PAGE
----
Objective: To determine which socio-demographic factors, health-related behaviours and physical health conditions are associated with non-drinking, binge drinking and hazardous/harmful drinking in young Australian women. Methods: Cross-sectional data were obtained from the baseline survey of 14,762 young women (aged 18-23 years) enrolled in the Women's Health Australia study in 1996. Associations between a range of drinking patterns and socio-demographic factors, health-related behaviours and health conditions were examined. Results: Half the women were 'low intake' drinkers, a third 'rarely drank' and 9% were non-drinkers; however, 70% reported binge drinking with one-quarter of the binge drinkers doing so at least weekly. Non-drinkers were more likely than drinkers to be married, pregnant, non-smokers, born in non-English speaking countries, to live in the Northern Territory, and to have lower levels of education, employment, and private health insurance. 'Low intake/binge weekly' drinkers (12%) and 'hazardous/harmful' drinkers (5%) were more likely than 'low risk' drinkers to be unmarried; to live in shared accommodation, alone or with their parents; to live in rural or remote areas; to have ever had any sexually transmitted infection; to be current smokers or ex-smokers and to have used unhealthy weight-control practices. Conclusions: The results confirm findings from other countries about the importance of social conditions as determinants of alcohol consumption by young women. Implications: Health promotion to reduce young women's alcohol consumption needs to be carefully targeted to take account of their demographies, living environments and beliefs.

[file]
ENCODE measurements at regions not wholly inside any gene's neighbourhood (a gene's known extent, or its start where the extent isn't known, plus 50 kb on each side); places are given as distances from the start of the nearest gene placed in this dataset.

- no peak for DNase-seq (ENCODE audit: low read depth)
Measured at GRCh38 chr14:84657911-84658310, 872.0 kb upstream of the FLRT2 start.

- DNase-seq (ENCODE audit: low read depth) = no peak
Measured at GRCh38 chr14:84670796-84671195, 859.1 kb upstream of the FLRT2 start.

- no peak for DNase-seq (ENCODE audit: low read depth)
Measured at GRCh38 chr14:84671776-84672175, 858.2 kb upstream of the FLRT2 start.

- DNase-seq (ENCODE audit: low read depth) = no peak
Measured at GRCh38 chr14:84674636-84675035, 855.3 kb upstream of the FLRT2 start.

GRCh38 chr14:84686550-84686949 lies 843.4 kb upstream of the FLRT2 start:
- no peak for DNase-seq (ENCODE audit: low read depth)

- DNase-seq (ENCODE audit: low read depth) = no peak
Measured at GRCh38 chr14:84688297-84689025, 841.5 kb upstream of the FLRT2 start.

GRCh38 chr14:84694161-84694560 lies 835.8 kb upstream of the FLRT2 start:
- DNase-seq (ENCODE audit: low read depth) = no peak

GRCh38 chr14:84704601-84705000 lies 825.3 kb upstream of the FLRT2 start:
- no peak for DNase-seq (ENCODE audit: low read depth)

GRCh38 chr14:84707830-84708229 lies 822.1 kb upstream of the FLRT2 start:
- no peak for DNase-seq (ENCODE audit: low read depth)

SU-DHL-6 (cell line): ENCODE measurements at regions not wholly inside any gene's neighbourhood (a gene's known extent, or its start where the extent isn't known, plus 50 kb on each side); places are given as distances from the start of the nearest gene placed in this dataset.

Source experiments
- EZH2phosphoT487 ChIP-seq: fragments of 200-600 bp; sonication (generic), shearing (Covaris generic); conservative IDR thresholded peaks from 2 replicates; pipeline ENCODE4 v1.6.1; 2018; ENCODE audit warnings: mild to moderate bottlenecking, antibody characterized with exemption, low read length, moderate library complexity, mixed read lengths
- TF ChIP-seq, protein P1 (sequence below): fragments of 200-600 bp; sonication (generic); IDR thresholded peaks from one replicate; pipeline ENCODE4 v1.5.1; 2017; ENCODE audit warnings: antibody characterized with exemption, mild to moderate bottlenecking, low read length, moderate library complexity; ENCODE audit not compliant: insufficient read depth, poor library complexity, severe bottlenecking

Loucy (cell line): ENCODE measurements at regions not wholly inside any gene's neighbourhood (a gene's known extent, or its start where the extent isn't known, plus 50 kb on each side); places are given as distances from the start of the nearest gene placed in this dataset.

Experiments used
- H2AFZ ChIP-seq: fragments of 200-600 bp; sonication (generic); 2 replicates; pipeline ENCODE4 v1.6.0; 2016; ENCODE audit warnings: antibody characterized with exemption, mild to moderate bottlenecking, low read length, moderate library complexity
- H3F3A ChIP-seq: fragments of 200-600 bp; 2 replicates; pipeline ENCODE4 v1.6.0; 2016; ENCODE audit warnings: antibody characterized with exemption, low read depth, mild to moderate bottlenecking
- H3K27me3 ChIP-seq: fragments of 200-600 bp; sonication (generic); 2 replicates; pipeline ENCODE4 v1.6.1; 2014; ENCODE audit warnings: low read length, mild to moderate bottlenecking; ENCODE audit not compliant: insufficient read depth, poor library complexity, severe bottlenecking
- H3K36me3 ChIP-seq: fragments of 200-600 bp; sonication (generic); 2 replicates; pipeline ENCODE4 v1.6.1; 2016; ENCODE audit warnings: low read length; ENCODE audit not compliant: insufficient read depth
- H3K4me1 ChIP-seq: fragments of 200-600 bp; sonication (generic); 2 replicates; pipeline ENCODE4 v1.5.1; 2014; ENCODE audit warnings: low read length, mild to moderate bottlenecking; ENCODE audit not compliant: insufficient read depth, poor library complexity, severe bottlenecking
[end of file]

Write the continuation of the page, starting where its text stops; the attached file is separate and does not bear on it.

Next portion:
|Number of pages||7|
|Journal||Australian and New Zealand Journal of Public Health|
|Publication status||Published - 2000|